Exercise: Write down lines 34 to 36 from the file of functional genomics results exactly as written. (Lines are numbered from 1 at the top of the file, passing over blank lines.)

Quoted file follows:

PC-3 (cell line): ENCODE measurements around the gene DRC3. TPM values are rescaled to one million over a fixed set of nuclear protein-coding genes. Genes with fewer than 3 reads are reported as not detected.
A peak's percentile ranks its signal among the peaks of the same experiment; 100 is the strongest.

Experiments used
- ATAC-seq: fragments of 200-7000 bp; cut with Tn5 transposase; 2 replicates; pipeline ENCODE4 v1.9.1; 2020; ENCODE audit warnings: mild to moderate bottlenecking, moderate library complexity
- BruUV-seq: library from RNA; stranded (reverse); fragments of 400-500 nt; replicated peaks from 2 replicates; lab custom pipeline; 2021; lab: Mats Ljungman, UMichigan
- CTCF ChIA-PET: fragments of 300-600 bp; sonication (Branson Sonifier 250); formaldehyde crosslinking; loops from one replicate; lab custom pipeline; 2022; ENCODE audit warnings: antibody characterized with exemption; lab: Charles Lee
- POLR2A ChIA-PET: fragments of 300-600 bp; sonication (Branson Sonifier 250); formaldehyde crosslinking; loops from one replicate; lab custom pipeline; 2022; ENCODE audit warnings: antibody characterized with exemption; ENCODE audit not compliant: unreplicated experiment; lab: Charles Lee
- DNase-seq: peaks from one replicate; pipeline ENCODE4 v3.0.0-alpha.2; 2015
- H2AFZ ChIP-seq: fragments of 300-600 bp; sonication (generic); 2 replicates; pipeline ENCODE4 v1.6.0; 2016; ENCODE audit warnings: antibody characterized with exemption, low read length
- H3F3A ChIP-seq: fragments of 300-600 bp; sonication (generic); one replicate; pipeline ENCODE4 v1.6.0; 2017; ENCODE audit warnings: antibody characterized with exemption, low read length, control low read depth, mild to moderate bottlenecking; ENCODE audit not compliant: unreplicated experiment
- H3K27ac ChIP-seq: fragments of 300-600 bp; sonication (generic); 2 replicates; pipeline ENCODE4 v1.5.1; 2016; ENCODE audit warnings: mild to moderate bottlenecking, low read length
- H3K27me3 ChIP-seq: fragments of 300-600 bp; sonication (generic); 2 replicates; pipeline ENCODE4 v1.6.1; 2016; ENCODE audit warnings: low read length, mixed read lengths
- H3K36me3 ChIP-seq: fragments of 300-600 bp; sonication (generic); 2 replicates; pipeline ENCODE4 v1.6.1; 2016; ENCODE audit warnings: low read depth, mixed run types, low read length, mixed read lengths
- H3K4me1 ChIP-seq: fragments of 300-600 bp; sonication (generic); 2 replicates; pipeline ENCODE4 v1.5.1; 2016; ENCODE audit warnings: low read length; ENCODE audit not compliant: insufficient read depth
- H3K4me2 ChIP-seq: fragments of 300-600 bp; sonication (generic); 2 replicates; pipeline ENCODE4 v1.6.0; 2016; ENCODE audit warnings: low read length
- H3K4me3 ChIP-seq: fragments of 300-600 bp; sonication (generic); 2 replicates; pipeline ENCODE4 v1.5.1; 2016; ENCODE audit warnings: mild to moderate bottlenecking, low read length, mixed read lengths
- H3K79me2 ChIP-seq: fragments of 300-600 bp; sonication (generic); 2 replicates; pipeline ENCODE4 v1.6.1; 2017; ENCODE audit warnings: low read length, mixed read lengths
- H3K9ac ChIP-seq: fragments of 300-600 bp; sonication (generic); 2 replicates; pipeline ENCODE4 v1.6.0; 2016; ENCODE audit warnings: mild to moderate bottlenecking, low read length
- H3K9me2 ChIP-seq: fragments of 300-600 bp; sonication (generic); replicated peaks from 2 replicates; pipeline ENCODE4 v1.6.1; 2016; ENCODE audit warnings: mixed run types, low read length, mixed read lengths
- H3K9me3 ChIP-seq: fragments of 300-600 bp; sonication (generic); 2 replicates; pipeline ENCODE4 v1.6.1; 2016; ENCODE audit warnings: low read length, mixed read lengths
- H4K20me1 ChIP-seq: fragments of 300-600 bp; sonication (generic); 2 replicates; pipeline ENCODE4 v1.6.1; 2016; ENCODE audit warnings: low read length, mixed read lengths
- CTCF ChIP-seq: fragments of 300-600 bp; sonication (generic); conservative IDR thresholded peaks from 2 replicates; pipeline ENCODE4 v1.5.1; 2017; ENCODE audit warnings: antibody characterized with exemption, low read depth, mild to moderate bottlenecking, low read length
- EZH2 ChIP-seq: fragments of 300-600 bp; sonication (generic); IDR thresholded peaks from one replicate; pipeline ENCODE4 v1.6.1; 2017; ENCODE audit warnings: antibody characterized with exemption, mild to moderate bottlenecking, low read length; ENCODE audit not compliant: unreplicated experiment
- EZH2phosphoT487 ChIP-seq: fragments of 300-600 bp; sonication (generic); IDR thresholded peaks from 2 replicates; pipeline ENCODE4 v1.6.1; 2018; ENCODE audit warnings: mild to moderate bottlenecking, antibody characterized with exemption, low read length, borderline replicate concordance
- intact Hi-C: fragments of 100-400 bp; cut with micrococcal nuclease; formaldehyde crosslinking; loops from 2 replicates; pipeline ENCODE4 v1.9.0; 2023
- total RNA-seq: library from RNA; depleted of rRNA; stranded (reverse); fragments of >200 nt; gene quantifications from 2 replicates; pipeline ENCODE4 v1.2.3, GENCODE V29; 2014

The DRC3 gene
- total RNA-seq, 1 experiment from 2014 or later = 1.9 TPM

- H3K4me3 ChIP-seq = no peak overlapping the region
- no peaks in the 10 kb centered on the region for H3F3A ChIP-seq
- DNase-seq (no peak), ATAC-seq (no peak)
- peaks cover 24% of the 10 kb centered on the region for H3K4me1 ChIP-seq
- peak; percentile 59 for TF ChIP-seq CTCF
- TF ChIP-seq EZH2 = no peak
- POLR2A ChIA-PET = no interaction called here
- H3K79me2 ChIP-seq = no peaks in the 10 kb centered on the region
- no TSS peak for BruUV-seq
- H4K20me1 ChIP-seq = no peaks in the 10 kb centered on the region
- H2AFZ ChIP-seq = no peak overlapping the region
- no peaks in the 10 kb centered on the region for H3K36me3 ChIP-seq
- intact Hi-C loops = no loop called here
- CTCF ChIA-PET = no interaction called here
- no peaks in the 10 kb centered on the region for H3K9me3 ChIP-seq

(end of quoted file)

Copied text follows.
- TF ChIP-seq EZH2 = no peak
- POLR2A ChIA-PET = no interaction called here
- H3K79me2 ChIP-seq = no peaks in the 10 kb centered on the region